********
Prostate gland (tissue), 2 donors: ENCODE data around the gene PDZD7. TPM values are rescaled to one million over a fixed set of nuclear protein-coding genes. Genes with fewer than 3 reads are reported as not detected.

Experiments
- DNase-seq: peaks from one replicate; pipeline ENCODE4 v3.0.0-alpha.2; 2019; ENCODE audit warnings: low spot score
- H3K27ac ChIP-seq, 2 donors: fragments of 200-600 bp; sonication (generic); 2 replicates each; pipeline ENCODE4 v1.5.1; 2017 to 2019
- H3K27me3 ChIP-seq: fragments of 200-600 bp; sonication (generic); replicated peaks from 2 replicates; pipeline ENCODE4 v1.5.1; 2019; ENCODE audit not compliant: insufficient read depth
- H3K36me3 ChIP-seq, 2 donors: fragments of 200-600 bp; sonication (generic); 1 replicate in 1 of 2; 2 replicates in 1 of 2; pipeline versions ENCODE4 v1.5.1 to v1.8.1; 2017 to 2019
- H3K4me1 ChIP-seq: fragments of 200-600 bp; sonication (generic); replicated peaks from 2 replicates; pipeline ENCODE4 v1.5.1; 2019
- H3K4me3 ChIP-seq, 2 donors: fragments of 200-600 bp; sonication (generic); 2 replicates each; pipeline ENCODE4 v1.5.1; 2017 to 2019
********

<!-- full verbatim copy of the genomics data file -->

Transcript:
Prostate gland (tissue), 2 donors: ENCODE data around the gene PDZD7. TPM values are rescaled to one million over a fixed set of nuclear protein-coding genes. Genes with fewer than 3 reads are reported as not detected.

Experiments
- DNase-seq: peaks from one replicate; pipeline ENCODE4 v3.0.0-alpha.2; 2019; ENCODE audit warnings: low spot score
- H3K27ac ChIP-seq, 2 donors: fragments of 200-600 bp; sonication (generic); 2 replicates each; pipeline ENCODE4 v1.5.1; 2017 to 2019
- H3K27me3 ChIP-seq: fragments of 200-600 bp; sonication (generic); replicated peaks from 2 replicates; pipeline ENCODE4 v1.5.1; 2019; ENCODE audit not compliant: insufficient read depth
- H3K36me3 ChIP-seq, 2 donors: fragments of 200-600 bp; sonication (generic); 1 replicate in 1 of 2; 2 replicates in 1 of 2; pipeline versions ENCODE4 v1.5.1 to v1.8.1; 2017 to 2019
- H3K4me1 ChIP-seq: fragments of 200-600 bp; sonication (generic); replicated peaks from 2 replicates; pipeline ENCODE4 v1.5.1; 2019
- H3K4me3 ChIP-seq, 2 donors: fragments of 200-600 bp; sonication (generic); 2 replicates each; pipeline ENCODE4 v1.5.1; 2017 to 2019